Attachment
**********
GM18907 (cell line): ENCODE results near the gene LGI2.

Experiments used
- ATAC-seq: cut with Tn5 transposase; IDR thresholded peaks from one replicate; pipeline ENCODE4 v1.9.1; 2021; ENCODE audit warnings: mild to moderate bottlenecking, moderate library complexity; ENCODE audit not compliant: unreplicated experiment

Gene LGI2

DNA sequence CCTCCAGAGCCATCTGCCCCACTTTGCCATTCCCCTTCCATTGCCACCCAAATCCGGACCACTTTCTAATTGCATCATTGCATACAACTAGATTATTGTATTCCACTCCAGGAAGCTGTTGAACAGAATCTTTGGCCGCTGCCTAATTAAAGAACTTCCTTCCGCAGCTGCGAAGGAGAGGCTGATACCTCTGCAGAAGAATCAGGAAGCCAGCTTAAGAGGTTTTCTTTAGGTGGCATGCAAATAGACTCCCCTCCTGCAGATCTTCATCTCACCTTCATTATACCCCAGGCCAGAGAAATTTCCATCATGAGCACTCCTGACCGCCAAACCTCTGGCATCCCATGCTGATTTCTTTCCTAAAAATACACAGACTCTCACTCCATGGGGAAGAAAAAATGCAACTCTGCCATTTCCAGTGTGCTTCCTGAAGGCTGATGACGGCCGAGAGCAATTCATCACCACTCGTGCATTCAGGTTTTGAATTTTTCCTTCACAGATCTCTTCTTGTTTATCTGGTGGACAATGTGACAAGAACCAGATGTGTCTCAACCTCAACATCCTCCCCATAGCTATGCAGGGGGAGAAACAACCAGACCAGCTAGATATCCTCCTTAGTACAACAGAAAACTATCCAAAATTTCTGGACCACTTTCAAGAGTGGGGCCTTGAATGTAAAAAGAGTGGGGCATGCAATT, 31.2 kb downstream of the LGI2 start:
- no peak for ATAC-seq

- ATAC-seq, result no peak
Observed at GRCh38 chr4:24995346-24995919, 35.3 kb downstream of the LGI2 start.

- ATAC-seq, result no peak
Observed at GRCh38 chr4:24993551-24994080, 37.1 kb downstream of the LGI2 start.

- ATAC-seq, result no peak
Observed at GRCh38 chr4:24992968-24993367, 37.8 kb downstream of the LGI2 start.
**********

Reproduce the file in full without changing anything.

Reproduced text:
GM18907 (cell line): ENCODE results near the gene LGI2.

Experiments used
- ATAC-seq: cut with Tn5 transposase; IDR thresholded peaks from one replicate; pipeline ENCODE4 v1.9.1; 2021; ENCODE audit warnings: mild to moderate bottlenecking, moderate library complexity; ENCODE audit not compliant: unreplicated experiment

Gene LGI2

DNA sequence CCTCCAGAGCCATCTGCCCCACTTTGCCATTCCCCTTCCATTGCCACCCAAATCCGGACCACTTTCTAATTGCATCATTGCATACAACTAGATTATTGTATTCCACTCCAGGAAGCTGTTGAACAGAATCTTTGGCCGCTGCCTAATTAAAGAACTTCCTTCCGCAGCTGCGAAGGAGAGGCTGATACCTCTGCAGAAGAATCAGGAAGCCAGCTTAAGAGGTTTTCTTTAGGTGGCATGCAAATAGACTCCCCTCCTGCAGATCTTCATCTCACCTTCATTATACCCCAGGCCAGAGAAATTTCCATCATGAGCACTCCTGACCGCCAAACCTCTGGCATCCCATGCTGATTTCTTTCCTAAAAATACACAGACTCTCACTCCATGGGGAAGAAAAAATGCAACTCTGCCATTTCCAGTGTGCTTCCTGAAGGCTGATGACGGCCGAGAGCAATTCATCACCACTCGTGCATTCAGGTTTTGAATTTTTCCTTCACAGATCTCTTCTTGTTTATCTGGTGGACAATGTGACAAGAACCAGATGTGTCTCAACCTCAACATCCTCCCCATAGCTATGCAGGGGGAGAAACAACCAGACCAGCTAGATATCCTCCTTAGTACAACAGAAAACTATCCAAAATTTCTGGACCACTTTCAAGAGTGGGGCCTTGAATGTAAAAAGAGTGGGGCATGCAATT, 31.2 kb downstream of the LGI2 start:
- no peak for ATAC-seq

- ATAC-seq, result no peak
Observed at GRCh38 chr4:24995346-24995919, 35.3 kb downstream of the LGI2 start.

- ATAC-seq, result no peak
Observed at GRCh38 chr4:24993551-24994080, 37.1 kb downstream of the LGI2 start.

- ATAC-seq, result no peak
Observed at GRCh38 chr4:24992968-24993367, 37.8 kb downstream of the LGI2 start.